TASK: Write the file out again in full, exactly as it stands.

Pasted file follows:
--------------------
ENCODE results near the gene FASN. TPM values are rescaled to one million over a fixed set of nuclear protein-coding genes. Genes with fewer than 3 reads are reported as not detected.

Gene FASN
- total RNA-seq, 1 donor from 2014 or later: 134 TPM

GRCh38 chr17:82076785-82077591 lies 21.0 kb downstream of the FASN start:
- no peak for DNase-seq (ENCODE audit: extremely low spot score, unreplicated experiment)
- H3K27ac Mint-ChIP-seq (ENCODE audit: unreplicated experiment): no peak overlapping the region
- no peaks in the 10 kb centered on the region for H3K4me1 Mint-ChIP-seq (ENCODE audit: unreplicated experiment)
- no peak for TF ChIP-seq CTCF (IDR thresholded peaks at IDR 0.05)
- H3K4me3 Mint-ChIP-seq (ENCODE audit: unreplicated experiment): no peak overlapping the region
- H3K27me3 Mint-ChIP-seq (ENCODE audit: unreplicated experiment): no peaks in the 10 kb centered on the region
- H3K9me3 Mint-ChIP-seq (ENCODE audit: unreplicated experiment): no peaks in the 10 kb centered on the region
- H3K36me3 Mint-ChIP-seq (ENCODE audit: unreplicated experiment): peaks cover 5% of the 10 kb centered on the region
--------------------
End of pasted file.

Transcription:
ENCODE results near the gene FASN. TPM values are rescaled to one million over a fixed set of nuclear protein-coding genes. Genes with fewer than 3 reads are reported as not detected.

Gene FASN
- total RNA-seq, 1 donor from 2014 or later: 134 TPM

GRCh38 chr17:82076785-82077591 lies 21.0 kb downstream of the FASN start:
- no peak for DNase-seq (ENCODE audit: extremely low spot score, unreplicated experiment)
- H3K27ac Mint-ChIP-seq (ENCODE audit: unreplicated experiment): no peak overlapping the region
- no peaks in the 10 kb centered on the region for H3K4me1 Mint-ChIP-seq (ENCODE audit: unreplicated experiment)
- no peak for TF ChIP-seq CTCF (IDR thresholded peaks at IDR 0.05)
- H3K4me3 Mint-ChIP-seq (ENCODE audit: unreplicated experiment): no peak overlapping the region
- H3K27me3 Mint-ChIP-seq (ENCODE audit: unreplicated experiment): no peaks in the 10 kb centered on the region
- H3K9me3 Mint-ChIP-seq (ENCODE audit: unreplicated experiment): no peaks in the 10 kb centered on the region
- H3K36me3 Mint-ChIP-seq (ENCODE audit: unreplicated experiment): peaks cover 5% of the 10 kb centered on the region